No. 2 Article 11/April 1, 2004

Corn and Soybean Herbicide Premixes

Herbicide premixes can often be confusing with respect to components, product equivalents, application rates, and so on. Table 3 lists many of the corn herbicide premixes used in Illinois, while Table 4 is a similar list of soybean herbicide premixes. Let's examine the information in these tables in a little more detail.

The first column lists the commercial, or trade, name of the herbicide and its formulation. The trade name is the one most familiar to folks. Another list of names (arguably less familiar than the trade names) appears in column 2; these are the common names for each herbicide component of a premix. For example, in Table 3, we see that Axiom (trade name) 68DF (formulation) is composed of the active ingredients flufenacet (common name) and metribuzin (common name). Common names are useful because they always refer to the same active ingredient; trade names don't always. Think back a few years to a herbicide with the trade name Option; this product contained the active ingredient fenoxaprop (common name) and was used for postemergence control of grass species in soybean. The Option (trade name) herbicide now on the market contains foramsulfuron (common name) and is used for postemergence control of grass species in corn. Needless to say, you do not want to apply fenoxaprop to corn or foramsulfuron to soybeans--hence the benefit of knowing herbicide common names. Column 2 also provides the amount of active ingredient or acid equivalent of each component per gallon or pound of formulated product.

Column 3 lists an application rate for each premix. We tried to select application rates representative for Illinois, but you may want to select a different rate and redo the calculations in columns 4 and 5. Column 4 indicates how much of each active ingredient is applied at the rate listed in column 3. Going back to the example of Axiom, we see that 19 ounces of Axiom provides 0.646 lb flufenacet active ingredient and 0.162 lb metribuzin active ingredient. Note here that while rates of commercial products are usually expressed in ounces, pounds, pints, quarts, and so on of product per acre, active ingredients are usually expressed in units of pounds of active ingredient or acid equivalent per acre.

Finally, the last column lists product equivalents for each premix component when applied at the rate listed in column 3. So the 19-ounce rate of Axiom provides the same amount of flufenacet and metribuzin that is contained in 17.23 ounces of Define 60DF and 3.45 ounces of Sencor 75DF, respectively.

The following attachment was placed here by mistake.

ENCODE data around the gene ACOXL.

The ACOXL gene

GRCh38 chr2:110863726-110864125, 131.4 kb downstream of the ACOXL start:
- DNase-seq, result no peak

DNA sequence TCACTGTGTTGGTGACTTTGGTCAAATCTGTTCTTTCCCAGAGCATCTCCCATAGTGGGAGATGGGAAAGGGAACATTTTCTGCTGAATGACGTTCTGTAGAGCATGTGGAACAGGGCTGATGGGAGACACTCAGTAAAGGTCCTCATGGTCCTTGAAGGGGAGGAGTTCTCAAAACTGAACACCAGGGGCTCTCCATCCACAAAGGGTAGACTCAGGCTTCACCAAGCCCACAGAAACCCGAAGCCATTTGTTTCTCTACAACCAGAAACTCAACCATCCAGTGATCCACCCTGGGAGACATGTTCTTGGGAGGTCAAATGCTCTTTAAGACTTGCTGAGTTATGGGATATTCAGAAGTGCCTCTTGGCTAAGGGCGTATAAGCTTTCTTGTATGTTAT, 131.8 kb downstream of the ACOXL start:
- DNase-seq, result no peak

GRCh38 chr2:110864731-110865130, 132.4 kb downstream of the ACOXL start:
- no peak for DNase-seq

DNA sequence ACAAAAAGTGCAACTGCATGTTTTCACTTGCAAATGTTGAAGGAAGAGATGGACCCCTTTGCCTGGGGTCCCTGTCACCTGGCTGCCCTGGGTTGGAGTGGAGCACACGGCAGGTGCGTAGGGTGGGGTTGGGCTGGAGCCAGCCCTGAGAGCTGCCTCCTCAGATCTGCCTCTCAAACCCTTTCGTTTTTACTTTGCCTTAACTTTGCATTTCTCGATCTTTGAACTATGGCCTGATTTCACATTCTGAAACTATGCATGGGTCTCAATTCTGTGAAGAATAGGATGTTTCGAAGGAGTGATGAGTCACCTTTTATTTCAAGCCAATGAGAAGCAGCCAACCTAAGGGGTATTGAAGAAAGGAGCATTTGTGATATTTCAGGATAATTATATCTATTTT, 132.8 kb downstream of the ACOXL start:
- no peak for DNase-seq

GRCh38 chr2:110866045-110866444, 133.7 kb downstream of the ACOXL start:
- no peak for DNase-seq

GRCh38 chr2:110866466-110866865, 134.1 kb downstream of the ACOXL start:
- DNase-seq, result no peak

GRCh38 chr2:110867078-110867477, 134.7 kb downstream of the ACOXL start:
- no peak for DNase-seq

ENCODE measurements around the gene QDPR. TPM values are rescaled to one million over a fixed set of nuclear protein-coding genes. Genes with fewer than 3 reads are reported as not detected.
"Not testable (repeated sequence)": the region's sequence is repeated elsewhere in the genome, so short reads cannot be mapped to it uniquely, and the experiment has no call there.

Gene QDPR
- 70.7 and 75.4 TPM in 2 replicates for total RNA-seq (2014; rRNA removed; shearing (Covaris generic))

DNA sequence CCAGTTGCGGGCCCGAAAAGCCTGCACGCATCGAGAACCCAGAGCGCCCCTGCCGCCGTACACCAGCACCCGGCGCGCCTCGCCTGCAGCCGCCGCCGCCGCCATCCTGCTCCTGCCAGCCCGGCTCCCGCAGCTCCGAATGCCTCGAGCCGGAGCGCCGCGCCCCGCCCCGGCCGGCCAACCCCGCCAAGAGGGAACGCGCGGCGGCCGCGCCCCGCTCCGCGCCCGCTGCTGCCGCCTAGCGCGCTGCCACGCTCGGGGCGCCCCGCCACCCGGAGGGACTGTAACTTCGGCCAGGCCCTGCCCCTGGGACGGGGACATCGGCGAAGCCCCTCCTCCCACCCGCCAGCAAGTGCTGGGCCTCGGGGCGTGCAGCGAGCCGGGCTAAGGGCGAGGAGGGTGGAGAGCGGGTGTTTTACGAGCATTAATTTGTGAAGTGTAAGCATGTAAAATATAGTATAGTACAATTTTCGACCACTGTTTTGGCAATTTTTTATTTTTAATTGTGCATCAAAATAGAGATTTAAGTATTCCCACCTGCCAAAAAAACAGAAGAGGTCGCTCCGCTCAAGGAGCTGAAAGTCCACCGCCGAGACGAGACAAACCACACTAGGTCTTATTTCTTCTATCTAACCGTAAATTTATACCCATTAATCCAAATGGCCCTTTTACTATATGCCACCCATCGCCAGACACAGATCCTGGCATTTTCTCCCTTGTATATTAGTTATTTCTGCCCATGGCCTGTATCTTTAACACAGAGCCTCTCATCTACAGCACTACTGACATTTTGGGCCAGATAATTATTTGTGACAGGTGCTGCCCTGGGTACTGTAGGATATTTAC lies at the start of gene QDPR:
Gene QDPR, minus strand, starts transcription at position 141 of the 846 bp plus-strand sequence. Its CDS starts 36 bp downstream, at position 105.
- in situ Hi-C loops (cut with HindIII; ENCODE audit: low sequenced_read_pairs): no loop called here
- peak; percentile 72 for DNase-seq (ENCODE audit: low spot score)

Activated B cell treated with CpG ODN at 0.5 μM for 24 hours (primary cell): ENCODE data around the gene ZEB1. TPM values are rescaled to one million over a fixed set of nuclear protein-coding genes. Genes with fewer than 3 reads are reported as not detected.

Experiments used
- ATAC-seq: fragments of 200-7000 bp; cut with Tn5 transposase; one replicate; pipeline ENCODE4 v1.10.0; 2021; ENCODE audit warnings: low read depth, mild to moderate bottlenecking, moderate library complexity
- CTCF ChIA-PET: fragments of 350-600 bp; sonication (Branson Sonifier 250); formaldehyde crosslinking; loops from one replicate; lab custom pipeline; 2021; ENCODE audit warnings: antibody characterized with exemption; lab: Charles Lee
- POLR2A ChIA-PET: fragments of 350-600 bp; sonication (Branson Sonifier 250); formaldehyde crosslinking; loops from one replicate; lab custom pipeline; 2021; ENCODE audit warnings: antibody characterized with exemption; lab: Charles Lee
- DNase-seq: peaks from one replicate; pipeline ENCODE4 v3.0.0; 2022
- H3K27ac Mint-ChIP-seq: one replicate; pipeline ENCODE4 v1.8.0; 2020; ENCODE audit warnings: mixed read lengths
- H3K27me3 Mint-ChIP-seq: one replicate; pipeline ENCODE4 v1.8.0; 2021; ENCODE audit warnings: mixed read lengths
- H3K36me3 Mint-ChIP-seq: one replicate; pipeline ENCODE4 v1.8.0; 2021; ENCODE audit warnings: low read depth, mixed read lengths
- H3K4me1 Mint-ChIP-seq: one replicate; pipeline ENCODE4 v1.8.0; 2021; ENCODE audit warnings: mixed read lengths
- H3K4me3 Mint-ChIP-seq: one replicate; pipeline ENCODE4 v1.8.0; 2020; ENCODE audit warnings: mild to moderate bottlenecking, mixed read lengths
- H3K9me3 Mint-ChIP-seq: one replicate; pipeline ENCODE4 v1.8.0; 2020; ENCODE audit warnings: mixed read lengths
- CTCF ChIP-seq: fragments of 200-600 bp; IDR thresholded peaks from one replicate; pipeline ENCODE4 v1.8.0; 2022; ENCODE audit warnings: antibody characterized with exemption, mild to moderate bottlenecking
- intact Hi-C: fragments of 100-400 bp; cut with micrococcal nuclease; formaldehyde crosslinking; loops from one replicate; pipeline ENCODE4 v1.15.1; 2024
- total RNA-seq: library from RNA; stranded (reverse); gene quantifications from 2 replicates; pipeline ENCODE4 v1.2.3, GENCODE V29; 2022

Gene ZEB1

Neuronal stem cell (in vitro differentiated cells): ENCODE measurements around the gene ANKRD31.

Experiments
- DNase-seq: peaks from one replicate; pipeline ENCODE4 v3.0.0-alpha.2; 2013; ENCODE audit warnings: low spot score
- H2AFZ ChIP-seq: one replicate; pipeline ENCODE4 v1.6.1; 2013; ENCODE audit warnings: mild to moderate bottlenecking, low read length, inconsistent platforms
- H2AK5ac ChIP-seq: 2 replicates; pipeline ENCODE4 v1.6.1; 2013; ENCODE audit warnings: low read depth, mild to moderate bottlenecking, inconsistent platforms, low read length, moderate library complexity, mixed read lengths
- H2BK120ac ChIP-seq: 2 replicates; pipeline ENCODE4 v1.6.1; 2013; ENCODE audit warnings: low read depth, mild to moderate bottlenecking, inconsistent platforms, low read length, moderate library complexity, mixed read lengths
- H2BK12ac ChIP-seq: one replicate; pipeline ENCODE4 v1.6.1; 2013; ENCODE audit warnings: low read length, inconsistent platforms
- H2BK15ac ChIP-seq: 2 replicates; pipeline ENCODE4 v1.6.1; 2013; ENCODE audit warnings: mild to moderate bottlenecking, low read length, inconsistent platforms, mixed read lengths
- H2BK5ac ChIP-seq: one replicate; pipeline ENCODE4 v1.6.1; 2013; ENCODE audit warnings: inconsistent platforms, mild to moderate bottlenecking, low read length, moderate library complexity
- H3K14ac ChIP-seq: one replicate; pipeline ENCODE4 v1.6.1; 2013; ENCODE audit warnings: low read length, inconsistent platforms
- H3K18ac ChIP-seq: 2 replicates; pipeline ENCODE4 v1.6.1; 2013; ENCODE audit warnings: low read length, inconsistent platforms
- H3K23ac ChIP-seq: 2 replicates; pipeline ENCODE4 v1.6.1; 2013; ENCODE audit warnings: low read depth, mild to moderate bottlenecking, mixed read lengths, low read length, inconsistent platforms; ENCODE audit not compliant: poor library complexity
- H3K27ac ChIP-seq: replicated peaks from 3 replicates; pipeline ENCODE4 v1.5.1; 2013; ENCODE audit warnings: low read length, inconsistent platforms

The application rates in the tables are meant to be used for reference; for some of these herbicides application rates will vary depending on soil texture, organic matter, weed species size, and other factors. Always consult the respective herbicide label for appropriate application rates. If you are interested in a rate different from that listed for a particular herbicide, it's relatively simple to do the calculations for your rate of choice. We'll work through an example.

The application rate of Harness Xtra 5.6L listed in Table 3 is 2.5 quarts per acre. Instead of 2.5 quarts, you want to know how much acetochlor and atrazine are applied at a 2-quart rate of Harness Xtra 5.6L.

First, convert 2 quarts to gallons:

2 quarts/acre x 1 gallon/4 quarts = 0.5 gallon

Next, we can calculate how much acetochlor and atrazine active ingredient are contained in 0.5 gallon of Harness Xtra 5.6L.

0.5 gallon/acre x 3.1 lb ai acetochlor/gallon = 1.55 lb ai acetochlor per acre

0.5 gallon/acre x 2.5 ai atrazine/gallon = 1.25 lb ai atrazine per acre

Finally, we can also determine product equivalents based on these active ingredient amounts:

1.55 lb ai acetochlor/acre x 1 gallon Harness/7 lb ai x 8 pints/gallon = 1.77 pints Harness 7E

1.25 lb ai atrazine/acre x 1 gallon AAtrex/4 lb ai x 8 pints/gallon = 2.5 pints AAtrex 4L

--Aaron Hager and Dawn Nordby

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